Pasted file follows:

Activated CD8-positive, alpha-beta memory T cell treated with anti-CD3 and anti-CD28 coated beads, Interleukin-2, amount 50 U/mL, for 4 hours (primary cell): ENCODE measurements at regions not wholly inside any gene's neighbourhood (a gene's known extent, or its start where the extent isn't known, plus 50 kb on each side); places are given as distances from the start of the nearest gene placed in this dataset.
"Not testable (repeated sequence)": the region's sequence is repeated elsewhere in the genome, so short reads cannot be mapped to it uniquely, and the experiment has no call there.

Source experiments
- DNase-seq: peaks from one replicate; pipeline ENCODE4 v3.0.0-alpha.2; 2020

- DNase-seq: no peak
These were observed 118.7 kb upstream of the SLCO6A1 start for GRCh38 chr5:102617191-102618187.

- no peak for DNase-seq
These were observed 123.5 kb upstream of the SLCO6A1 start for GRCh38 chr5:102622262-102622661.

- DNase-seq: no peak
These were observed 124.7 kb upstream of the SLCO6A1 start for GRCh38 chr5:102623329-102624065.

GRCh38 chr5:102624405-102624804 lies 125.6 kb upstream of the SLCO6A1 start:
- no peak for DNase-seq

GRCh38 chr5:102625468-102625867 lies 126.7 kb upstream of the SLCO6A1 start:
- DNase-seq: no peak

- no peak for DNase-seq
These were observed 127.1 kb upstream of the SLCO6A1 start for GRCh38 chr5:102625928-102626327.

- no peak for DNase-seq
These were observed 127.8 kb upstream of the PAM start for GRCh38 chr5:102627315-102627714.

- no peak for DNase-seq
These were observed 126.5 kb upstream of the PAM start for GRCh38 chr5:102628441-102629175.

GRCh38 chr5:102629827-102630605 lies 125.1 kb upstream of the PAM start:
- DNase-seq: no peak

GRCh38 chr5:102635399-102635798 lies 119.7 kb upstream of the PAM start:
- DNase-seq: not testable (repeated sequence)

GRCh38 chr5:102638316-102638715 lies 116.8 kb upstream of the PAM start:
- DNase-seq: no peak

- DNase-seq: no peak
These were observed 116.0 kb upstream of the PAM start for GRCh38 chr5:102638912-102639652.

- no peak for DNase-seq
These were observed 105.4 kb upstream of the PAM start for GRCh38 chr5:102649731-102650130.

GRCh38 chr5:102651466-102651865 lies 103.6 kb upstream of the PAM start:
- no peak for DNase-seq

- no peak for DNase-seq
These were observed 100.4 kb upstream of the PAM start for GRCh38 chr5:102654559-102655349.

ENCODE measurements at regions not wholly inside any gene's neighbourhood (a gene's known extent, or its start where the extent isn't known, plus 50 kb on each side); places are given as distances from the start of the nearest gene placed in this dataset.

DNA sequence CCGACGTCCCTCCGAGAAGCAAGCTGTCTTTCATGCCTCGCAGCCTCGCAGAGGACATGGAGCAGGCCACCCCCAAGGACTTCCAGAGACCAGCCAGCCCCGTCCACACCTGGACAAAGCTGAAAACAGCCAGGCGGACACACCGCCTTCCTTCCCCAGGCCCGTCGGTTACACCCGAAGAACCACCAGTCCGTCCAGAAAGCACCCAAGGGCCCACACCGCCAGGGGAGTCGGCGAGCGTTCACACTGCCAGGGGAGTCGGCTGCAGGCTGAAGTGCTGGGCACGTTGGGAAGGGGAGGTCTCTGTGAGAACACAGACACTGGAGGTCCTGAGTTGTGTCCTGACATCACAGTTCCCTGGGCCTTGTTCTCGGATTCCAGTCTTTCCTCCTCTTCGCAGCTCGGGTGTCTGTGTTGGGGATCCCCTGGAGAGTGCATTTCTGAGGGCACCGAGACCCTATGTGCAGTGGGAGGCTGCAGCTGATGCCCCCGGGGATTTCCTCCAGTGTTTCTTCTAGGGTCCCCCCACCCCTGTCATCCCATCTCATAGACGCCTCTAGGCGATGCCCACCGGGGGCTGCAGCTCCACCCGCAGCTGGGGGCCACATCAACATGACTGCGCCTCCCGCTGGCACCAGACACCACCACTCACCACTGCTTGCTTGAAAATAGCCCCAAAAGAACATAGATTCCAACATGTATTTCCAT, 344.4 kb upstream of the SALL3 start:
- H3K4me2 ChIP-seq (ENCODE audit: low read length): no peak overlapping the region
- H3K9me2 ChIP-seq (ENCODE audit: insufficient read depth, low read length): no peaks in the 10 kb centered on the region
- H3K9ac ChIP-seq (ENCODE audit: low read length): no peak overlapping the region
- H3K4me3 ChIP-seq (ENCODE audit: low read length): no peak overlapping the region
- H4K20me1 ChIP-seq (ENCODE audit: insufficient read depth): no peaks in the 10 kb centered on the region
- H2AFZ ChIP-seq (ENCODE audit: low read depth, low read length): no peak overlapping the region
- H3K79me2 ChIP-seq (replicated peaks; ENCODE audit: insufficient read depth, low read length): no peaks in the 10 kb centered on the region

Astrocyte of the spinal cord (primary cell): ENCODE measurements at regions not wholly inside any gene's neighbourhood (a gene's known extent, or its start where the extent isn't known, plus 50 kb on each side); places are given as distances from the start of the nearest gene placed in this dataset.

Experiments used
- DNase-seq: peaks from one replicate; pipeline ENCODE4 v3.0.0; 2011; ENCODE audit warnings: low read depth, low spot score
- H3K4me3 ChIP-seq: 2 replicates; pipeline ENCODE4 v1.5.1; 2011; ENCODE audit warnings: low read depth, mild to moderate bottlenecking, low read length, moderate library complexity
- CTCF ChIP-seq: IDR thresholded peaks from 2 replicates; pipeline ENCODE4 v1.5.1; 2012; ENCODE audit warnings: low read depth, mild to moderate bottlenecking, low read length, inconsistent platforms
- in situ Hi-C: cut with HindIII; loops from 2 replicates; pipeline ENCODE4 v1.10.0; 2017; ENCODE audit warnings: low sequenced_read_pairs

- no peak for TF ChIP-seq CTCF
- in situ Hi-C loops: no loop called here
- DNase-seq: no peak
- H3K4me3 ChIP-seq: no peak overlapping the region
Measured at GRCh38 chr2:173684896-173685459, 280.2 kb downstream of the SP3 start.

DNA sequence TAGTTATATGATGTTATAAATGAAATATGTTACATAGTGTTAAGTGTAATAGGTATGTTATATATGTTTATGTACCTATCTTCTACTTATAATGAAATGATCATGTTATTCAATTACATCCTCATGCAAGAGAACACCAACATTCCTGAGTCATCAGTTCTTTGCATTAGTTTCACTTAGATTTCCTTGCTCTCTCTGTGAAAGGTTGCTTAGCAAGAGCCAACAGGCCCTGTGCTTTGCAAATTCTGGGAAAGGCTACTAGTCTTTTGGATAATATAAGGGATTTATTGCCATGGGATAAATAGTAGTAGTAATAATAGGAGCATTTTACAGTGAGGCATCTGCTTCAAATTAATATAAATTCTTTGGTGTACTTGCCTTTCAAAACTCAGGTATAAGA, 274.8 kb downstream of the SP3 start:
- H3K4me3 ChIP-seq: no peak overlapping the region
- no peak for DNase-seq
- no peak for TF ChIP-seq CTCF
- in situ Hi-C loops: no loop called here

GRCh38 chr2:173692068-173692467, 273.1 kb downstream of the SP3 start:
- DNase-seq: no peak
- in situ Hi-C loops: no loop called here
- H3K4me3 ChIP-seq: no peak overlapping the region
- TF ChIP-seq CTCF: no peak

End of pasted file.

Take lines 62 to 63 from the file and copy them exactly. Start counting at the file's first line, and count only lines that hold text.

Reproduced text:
- in situ Hi-C loops: no loop called here
- H3K4me3 ChIP-seq: no peak overlapping the region